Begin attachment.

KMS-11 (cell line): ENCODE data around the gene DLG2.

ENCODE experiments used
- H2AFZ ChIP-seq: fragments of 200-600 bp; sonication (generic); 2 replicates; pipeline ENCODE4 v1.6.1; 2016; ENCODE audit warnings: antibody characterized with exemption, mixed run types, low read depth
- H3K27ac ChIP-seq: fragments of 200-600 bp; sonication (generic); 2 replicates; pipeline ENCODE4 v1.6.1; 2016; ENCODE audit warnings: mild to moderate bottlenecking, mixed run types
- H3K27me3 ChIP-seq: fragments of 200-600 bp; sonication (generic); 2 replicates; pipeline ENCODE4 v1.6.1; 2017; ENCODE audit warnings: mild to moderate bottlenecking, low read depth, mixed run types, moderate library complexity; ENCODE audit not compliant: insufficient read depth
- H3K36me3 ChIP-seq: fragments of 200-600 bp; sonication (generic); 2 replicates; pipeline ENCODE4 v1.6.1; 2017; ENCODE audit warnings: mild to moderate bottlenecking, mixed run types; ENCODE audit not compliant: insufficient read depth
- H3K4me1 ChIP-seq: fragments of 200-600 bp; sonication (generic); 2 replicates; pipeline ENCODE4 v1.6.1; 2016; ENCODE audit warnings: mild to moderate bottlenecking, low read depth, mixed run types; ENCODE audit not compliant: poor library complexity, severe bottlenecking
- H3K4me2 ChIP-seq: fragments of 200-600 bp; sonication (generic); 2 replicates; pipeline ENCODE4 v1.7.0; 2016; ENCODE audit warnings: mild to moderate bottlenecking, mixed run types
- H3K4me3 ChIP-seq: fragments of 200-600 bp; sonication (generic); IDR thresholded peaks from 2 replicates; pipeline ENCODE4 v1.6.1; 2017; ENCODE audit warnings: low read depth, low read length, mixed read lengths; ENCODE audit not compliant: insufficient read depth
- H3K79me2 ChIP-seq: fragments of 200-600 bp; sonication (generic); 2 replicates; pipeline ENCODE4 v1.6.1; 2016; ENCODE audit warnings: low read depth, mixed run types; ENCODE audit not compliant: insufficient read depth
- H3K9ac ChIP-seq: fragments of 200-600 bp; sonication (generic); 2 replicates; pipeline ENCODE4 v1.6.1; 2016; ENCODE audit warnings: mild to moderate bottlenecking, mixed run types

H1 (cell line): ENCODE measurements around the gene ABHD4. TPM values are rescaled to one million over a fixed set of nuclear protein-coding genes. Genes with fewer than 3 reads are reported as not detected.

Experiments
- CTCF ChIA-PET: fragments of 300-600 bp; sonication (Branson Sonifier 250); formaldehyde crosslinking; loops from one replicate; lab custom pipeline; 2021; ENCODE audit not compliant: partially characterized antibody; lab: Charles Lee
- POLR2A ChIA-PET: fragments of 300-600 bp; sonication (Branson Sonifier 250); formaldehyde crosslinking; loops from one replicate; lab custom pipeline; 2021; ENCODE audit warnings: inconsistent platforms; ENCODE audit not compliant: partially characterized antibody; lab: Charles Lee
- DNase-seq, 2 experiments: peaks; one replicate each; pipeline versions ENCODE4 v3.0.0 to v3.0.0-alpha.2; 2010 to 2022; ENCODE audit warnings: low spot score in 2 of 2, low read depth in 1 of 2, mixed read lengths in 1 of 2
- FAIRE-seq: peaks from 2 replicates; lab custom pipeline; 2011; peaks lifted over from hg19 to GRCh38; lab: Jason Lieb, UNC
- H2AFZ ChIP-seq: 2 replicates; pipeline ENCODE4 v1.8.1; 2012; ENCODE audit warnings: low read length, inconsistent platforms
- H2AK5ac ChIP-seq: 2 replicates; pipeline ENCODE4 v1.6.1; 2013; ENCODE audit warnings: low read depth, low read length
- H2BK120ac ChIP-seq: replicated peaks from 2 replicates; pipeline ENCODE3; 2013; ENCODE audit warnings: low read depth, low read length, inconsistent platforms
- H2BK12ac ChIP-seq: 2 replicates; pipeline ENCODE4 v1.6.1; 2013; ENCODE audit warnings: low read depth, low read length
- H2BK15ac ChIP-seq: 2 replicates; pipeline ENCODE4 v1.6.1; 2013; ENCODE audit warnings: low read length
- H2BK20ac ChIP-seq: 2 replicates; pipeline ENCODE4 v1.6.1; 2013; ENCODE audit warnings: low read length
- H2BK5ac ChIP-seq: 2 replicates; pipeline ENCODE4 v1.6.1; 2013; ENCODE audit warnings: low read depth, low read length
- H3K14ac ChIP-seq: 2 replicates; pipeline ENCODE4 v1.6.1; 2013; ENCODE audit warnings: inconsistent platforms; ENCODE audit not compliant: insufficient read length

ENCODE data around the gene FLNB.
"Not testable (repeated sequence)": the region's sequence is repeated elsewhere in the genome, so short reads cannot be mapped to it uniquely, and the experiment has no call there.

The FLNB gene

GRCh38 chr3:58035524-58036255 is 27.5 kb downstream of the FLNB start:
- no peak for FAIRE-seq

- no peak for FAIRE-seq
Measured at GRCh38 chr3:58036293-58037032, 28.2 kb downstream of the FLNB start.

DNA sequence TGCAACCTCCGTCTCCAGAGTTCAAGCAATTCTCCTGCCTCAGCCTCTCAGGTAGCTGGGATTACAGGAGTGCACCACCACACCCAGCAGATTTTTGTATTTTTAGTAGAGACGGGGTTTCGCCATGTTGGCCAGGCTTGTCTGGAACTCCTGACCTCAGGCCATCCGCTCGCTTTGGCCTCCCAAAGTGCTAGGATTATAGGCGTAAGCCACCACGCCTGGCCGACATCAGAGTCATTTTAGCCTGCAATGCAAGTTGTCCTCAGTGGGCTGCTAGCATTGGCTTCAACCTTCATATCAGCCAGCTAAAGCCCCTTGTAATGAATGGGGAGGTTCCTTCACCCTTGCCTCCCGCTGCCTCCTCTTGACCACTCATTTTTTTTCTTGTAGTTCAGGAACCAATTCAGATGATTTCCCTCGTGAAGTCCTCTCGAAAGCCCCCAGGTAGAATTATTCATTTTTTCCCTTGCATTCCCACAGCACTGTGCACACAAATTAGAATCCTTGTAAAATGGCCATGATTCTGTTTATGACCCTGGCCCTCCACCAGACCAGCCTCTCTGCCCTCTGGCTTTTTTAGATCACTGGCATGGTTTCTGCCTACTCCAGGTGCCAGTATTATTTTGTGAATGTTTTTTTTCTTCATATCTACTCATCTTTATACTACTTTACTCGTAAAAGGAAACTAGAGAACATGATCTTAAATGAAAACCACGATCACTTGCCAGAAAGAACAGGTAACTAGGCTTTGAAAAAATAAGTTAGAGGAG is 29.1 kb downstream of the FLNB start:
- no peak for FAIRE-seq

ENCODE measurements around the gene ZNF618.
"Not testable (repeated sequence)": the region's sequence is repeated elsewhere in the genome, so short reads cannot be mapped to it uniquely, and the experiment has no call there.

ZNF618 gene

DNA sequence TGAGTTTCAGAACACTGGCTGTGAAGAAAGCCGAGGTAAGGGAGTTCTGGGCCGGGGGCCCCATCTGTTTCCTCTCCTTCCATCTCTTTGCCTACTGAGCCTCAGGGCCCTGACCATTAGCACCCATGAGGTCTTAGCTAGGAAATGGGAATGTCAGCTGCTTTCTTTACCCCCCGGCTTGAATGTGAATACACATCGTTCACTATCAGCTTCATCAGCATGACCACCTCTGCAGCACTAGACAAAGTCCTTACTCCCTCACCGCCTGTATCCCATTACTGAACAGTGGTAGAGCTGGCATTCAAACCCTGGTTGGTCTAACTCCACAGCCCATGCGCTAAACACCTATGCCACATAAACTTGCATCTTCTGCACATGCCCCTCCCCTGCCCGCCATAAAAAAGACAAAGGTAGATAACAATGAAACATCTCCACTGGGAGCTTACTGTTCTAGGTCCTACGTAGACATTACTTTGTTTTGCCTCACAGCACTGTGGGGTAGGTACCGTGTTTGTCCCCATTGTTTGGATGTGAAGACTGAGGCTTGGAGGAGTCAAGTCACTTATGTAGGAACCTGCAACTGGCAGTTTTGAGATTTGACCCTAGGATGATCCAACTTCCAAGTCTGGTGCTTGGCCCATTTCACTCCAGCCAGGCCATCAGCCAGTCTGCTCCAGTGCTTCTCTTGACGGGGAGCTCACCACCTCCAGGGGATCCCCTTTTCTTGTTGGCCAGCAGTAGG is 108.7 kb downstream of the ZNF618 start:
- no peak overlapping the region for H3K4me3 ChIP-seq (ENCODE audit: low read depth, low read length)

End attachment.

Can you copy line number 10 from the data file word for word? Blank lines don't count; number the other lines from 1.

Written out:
- H3K79me2 ChIP-seq: fragments of 200-600 bp; sonication (generic); 2 replicates; pipeline ENCODE4 v1.6.1; 2016; ENCODE audit warnings: low read depth, mixed run types; ENCODE audit not compliant: insufficient read depth